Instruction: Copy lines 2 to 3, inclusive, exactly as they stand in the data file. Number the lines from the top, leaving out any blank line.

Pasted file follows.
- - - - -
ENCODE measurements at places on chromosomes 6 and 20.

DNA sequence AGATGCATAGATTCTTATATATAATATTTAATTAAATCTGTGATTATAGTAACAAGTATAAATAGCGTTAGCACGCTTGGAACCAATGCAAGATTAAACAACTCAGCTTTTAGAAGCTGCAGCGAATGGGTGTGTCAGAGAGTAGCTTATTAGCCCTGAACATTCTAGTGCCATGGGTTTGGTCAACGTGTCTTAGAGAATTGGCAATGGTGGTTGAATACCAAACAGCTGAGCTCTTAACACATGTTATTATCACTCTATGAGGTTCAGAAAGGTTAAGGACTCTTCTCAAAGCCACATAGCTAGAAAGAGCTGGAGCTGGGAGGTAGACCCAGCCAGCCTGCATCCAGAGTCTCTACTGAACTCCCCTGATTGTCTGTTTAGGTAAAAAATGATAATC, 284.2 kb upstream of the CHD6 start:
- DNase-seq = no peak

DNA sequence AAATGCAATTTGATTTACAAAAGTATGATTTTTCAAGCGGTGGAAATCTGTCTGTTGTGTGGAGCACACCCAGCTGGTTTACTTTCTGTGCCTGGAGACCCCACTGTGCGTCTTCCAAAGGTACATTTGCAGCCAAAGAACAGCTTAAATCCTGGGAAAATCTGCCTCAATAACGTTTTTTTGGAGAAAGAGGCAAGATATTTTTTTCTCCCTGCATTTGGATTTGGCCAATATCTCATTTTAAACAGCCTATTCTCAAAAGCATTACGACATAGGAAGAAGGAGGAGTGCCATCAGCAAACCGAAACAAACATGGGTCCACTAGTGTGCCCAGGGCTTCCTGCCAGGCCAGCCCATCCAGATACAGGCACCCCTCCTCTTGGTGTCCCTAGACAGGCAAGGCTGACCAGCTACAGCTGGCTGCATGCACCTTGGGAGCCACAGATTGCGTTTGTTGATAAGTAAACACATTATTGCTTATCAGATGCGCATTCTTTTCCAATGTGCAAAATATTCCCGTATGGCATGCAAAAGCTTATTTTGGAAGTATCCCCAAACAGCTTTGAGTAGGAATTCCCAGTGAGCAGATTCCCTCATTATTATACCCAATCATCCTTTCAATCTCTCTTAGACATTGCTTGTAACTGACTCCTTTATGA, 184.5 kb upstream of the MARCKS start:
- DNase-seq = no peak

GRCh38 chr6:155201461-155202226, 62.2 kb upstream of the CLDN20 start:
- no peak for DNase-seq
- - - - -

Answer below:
DNA sequence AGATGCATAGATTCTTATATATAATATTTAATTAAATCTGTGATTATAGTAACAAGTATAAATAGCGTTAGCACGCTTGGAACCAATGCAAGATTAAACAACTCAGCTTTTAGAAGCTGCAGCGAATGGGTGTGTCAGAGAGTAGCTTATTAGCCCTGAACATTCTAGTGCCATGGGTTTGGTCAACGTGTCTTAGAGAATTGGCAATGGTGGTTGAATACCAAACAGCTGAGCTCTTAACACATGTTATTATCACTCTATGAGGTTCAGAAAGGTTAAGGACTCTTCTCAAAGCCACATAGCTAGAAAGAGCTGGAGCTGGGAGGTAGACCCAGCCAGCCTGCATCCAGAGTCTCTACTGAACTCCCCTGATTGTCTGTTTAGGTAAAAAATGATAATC, 284.2 kb upstream of the CHD6 start:
- DNase-seq = no peak